Today in Baseball: Hall of Fame Edition


On January 6th of the new year, at 2 PM ET, the Baseball Hall of Fame will announce their next class of inductees.

The Baseball Hall of Fame has been criticized a lot in recent years, due to their unwillingness to induct “suspected” steroid users, the fact that zero legends were inducted in 2013, and the MLB’s persistence in continuing the ban of Pete Rose, one of the greatest players in the history of the game.

This year, there’s a pretty nice ballot. Several returnees, like Mike Piazza, Craig Biggio, and Jeff Bagwell, reemerge to the forefront of conversation; well known steroid abusers, like Barry Bonds and Roger Clemens, add some spice to the conversation; and then there are the newcomers, like Randy Johnson, John Smoltz, and Pedro Martinez, who bring something new to the party.

Here’s what my ballot would look like if I had one…

  • Jeff Bagwell
  • Craig Biggio
  • Barry Bonds
  • Roger Clemens
  • Randy Johnson
  • Pedro Martinez
  • Mike Mussina
  • Mike Piazza
  • Curt Schilling
  • Edgar Martinez

And now for my explanation of each of these guys…

Jeff Bagwell was truly one of the great power hitters of his generation. He spent 15 years in the big leagues, all with the Houston Astros. He finished his career with 449 home runs and a .297 batting average. He made it to four All-Star games, won three Silver Slugger Awards, and earned a Gold Glove in 1994. However, the most notable of his accolades was his 1994 NL MVP Award. Regardless of the rumors about his steroid usage (which have never been proven, or anything close to it), Baggy deserves a gold plaque in Cooperstown.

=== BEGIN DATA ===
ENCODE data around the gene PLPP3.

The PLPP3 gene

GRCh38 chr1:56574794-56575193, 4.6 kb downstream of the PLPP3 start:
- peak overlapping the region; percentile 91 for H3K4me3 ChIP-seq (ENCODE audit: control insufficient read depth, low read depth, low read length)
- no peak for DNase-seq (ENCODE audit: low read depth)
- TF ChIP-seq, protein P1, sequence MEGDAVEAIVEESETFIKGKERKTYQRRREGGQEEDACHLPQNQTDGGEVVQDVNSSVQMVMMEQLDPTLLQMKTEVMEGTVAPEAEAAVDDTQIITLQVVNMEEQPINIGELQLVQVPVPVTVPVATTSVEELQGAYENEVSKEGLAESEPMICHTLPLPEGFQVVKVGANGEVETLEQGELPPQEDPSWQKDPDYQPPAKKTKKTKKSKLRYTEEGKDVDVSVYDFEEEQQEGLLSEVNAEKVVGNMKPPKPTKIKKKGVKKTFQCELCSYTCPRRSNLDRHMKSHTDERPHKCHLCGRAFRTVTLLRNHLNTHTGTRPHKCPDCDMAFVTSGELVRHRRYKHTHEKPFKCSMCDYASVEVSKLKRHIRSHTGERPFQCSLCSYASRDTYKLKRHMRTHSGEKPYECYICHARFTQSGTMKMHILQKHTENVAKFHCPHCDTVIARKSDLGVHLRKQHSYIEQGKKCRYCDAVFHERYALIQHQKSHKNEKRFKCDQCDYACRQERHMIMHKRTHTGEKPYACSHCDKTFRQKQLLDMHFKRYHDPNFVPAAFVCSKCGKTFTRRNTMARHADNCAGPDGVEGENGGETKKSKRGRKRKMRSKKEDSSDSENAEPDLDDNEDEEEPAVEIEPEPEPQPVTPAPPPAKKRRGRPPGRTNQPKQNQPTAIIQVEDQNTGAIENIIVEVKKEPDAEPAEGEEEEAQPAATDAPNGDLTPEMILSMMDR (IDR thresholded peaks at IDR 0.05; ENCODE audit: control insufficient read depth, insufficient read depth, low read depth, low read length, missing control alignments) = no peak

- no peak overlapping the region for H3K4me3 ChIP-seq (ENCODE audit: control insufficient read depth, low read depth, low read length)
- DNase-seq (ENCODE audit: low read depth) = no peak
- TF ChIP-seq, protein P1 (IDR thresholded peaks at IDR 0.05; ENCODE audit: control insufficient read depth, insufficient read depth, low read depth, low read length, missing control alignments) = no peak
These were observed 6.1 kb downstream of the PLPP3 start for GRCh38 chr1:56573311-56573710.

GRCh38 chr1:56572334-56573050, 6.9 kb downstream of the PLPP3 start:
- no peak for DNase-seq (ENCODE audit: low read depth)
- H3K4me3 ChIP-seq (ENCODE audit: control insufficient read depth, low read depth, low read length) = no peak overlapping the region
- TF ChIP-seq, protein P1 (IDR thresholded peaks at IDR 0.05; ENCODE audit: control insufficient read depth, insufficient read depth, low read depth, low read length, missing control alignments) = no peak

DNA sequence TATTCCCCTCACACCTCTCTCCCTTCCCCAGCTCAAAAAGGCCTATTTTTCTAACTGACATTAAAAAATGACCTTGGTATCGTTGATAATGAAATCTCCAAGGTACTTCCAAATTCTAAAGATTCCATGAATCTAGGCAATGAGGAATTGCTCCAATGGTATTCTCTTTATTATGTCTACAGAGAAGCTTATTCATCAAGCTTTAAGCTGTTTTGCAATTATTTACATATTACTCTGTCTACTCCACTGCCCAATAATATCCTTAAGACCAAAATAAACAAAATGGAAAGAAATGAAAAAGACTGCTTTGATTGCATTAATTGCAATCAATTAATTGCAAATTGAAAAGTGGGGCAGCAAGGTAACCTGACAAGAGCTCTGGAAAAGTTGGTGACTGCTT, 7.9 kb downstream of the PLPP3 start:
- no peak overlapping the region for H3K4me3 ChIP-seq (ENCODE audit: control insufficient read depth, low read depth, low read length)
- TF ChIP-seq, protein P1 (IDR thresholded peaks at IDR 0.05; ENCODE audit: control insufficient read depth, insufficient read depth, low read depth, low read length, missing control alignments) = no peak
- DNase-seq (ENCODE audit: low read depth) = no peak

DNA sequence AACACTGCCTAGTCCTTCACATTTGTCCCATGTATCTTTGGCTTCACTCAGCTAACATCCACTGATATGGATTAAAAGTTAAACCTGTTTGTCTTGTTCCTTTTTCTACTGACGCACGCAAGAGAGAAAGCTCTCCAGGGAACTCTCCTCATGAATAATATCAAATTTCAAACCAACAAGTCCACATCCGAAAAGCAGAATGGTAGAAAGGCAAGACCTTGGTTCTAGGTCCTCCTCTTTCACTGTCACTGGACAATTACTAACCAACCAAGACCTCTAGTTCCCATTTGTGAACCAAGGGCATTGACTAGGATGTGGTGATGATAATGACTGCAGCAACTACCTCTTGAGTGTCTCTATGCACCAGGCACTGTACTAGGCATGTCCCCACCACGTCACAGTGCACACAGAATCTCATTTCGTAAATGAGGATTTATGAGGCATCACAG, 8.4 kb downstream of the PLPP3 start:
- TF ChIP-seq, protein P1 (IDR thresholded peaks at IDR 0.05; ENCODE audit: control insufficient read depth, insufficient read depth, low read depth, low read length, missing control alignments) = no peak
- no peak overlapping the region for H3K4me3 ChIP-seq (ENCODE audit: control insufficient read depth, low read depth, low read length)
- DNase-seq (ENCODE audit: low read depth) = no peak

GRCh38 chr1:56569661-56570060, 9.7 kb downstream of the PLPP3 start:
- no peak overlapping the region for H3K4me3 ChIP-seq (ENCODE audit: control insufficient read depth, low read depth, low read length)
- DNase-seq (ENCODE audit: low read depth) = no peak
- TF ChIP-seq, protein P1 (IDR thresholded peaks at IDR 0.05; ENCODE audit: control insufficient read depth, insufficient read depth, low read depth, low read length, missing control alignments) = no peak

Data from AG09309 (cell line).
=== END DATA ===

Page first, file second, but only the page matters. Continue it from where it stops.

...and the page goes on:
Craig Biggio, Bagwell’s teammate and partner-in-crime, also played in Houston for his entire career, from 1988 to 2007. Mainly a second baseman, Biggio was a true super-utility, as he could also play catcher and outfield, all at an All-Star level. He finished his career a member of the 3,000 hit club- he has the 21st most hits in league history. Biggio also ended up with 414 stolen bases, 291 home runs, and a .281 average. He won five Silver Sluggers and four Gold Gloves, as well as being elected to seven All Star Games. Biggio was a rare breed- a player that could excel as a hitter, fielder, and baserunner; a player who could play at several different positions; a player who had true character; a player who stayed with one team through it all. Because of this all, though his stats aren’t the greatest anyone has ever seen, Biggio is the true definition of a Hall of Fame player.